Advocates: Nonprofit Hospitals Too Quiet About Charity CareKaiser Health News: Two advocate groups say hospitals make it too difficult for patients to find out whether they are eligible for free or discounted care. Access Project and Community Catalyst, the two groups, released the results of a small, 99-hospital survey Wednesday. The American Hospital Association contends that's too small to be meaningful, and that, at any rate, the issues it raises have been addressed in the health overhaul. The new health law will require nonprofit hospitals to publicize information about their charity care policy, limit what they can charge eligible people, and "bar 'extraordinary' debt collection" until a patient's eligibility for discounts is determined (Appleby, 5/5).
The Columbus Dispatch: "The groups found that about 85 percent of hospitals mention charity-care programs to patients, fewer than half provide applications for financial help, and a quarter post eligibility criteria for the programs on their websites." The Dispatch also explains why some hospitals provide charity care in the first place: "In lieu of paying federal or state taxes, nonprofit hospitals are expected to provide free or discounted medical care to low-income patients" (Hoholik, 5/6).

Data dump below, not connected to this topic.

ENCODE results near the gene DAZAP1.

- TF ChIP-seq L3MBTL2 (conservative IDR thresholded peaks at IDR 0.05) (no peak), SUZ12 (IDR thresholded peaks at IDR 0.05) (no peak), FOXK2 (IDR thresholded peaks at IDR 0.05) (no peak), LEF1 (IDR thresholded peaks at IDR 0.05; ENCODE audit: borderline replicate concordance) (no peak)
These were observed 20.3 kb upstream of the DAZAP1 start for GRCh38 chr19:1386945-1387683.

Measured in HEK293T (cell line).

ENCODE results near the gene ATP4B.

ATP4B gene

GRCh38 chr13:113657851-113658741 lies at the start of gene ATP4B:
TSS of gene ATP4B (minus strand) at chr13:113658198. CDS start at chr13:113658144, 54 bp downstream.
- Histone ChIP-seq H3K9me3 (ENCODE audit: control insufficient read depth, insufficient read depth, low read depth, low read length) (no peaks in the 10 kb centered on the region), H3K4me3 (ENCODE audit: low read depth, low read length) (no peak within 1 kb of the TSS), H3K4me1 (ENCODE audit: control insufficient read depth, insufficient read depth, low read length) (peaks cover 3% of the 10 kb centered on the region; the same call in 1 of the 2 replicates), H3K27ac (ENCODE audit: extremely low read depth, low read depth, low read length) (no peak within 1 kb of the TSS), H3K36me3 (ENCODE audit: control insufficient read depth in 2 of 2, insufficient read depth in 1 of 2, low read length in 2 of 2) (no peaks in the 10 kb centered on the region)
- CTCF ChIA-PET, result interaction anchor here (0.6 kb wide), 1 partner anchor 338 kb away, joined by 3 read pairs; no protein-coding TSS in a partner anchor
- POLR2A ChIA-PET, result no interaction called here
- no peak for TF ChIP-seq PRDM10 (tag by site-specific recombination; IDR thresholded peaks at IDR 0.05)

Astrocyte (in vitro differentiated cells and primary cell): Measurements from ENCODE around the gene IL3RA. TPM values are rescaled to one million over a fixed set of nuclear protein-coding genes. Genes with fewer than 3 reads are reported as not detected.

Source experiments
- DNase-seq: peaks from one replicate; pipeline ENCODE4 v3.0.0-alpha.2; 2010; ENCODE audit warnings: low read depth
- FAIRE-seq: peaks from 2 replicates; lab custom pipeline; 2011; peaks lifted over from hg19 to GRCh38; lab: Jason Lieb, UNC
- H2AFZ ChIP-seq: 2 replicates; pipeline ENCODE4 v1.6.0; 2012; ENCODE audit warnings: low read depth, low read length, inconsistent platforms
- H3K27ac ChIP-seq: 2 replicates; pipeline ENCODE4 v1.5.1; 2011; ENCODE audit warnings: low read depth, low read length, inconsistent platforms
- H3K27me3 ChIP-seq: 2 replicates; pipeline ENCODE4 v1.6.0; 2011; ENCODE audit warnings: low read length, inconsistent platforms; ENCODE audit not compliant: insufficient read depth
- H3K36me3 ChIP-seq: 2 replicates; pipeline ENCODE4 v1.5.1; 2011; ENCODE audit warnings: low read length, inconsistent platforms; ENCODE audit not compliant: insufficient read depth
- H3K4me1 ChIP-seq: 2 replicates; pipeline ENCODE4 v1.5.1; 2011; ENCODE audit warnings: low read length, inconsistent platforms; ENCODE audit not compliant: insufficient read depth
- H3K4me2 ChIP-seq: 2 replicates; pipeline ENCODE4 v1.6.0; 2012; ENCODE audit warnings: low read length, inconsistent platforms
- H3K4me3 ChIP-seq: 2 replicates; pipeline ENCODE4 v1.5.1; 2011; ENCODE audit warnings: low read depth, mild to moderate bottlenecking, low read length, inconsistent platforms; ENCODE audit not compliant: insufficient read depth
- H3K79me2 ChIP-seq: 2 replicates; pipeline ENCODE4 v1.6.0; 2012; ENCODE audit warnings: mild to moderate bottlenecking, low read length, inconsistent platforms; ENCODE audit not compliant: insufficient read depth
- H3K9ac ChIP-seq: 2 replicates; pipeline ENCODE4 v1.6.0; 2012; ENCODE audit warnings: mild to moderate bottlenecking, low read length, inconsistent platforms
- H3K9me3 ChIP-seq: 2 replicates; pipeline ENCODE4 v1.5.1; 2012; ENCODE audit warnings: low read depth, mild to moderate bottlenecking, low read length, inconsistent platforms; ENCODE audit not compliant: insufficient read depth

Modern Healthcare: "The study also comes five years after a similar report from the Access Project, which found that despite assurances at the time from the American Hospital Association, hospital executives were reticent to even participate in a survey on the posting of charity-care policies. That study followed an AHA announcement at the time that 80% of its members had signed pledges to abide by voluntary charity-care guidelines" (Carlson, 5/5). This is part of the KHN Morning Briefing, a summary of health policy coverage from major news organizations. Sign up for an email subscription.